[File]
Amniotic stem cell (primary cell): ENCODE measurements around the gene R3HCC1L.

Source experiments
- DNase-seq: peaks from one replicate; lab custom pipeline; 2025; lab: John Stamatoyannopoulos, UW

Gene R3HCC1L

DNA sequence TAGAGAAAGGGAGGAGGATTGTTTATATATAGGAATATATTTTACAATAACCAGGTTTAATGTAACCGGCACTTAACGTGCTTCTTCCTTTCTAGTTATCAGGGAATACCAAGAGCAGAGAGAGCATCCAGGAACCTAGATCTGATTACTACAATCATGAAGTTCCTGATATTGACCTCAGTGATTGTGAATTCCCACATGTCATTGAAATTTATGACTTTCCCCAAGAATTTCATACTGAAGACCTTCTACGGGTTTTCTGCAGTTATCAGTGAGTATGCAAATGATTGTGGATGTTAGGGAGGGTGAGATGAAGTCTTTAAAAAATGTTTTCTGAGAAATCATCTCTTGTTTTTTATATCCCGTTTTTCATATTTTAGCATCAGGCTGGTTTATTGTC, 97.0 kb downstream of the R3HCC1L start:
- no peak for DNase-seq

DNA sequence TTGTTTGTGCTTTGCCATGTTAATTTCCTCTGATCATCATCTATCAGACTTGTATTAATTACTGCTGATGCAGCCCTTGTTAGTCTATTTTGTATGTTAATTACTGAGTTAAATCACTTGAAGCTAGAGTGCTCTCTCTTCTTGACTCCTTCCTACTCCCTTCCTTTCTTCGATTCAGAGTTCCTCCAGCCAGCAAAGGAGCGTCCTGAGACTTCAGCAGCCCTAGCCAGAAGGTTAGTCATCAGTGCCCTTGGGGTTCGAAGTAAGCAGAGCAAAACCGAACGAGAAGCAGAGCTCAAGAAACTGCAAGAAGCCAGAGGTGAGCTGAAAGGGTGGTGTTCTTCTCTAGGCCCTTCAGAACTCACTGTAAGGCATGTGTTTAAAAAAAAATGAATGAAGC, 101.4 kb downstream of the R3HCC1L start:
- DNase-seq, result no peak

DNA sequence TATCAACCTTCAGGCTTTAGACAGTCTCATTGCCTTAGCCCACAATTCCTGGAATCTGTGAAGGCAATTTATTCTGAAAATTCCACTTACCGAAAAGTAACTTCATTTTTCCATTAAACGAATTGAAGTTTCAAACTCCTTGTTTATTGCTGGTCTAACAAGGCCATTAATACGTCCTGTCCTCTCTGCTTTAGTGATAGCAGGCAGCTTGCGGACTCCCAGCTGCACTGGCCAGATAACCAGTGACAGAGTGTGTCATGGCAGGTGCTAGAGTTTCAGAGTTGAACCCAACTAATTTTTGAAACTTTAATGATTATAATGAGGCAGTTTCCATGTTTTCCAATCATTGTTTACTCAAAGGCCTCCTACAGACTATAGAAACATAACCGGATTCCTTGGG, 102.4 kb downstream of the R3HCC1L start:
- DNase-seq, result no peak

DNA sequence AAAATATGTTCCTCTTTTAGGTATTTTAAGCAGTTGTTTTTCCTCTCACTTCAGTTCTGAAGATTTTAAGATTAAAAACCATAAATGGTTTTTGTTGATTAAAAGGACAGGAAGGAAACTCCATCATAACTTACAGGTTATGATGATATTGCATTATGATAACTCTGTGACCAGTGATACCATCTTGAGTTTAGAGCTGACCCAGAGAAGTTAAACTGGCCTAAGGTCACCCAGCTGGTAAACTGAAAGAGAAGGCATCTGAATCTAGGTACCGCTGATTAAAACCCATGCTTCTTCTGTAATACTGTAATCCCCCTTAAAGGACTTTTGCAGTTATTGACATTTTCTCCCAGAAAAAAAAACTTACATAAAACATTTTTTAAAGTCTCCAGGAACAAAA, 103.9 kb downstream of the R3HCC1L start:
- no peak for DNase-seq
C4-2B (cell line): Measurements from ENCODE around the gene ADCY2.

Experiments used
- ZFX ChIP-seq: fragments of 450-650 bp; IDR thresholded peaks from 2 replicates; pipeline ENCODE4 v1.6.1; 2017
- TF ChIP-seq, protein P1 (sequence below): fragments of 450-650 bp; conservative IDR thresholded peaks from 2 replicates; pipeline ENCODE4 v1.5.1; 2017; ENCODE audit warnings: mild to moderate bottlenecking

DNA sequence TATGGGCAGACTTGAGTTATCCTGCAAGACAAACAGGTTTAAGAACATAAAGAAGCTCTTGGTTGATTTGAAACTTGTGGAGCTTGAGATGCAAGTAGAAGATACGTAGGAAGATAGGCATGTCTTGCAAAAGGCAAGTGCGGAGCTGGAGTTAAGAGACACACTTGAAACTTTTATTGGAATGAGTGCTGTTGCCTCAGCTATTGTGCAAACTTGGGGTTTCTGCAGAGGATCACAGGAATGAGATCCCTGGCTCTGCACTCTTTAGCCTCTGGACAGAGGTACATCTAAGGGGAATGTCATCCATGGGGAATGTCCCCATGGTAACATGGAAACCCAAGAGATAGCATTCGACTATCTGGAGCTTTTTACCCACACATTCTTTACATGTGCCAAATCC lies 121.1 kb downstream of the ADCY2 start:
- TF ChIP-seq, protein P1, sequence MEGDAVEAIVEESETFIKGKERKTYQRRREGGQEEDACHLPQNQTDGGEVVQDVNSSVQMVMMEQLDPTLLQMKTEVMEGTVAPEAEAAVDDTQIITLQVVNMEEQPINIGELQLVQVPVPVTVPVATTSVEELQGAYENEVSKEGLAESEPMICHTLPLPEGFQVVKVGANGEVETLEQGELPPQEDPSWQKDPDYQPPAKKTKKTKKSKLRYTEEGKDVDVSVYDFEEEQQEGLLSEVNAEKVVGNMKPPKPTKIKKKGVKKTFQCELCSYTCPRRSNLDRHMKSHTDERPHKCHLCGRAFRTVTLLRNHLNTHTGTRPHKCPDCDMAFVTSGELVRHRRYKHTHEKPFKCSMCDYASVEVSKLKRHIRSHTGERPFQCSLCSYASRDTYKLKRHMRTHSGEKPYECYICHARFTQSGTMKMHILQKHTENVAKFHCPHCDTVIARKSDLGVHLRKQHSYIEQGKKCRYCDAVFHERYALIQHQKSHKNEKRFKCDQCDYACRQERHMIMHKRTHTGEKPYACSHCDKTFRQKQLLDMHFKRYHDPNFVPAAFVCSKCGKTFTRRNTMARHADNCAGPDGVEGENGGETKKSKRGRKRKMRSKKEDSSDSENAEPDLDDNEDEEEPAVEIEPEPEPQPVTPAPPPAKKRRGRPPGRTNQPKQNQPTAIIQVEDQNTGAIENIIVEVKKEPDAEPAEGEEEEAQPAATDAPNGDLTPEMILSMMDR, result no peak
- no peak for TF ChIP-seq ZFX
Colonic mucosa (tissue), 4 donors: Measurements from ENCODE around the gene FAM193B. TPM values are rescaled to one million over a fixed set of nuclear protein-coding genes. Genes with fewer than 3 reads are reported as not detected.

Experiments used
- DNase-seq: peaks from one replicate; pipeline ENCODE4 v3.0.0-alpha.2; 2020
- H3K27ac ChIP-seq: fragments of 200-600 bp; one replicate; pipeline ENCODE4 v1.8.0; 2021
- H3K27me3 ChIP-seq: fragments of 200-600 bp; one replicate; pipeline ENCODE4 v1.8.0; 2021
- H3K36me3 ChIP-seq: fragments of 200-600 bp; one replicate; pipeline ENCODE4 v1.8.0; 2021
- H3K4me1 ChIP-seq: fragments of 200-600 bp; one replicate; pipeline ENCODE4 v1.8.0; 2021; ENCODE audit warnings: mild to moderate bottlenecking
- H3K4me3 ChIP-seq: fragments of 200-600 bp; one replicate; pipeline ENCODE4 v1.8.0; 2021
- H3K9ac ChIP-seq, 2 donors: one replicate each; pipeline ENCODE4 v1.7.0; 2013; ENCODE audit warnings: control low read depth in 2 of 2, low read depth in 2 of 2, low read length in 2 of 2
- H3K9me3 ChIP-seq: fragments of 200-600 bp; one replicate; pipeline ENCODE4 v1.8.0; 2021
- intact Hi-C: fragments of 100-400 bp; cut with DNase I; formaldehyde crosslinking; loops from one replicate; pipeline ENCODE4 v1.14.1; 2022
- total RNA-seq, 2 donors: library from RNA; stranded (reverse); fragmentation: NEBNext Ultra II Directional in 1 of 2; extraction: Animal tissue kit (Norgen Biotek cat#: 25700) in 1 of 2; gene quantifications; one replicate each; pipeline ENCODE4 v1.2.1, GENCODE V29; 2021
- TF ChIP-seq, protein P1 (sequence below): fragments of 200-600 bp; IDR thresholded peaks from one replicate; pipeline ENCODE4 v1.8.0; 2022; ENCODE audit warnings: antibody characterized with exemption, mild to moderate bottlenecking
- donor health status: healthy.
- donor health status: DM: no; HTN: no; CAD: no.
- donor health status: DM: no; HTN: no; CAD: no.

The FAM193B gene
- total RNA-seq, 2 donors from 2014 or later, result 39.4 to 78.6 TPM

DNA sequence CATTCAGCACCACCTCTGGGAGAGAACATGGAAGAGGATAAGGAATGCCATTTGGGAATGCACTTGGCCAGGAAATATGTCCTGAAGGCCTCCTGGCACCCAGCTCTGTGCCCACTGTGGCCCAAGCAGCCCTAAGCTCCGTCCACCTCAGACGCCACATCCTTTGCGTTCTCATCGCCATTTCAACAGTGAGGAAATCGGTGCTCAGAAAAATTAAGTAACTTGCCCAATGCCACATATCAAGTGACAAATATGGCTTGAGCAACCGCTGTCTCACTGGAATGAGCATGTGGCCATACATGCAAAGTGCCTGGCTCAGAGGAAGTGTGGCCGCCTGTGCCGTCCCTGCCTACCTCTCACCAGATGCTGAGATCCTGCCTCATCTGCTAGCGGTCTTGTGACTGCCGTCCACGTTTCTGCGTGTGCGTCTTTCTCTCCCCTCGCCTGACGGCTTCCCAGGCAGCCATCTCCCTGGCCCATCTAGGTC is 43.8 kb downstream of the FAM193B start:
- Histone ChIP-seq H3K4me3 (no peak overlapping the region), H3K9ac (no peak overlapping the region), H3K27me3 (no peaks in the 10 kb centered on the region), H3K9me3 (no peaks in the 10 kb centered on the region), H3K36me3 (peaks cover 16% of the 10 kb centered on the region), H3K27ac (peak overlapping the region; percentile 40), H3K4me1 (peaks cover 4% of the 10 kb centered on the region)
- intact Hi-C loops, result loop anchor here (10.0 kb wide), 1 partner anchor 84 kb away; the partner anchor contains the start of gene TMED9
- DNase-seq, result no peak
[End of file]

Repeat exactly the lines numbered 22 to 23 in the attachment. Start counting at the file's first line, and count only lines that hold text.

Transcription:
- DNase-seq: peaks from one replicate; pipeline ENCODE4 v3.0.0-alpha.2; 2020
- H3K27ac ChIP-seq: fragments of 200-600 bp; one replicate; pipeline ENCODE4 v1.8.0; 2021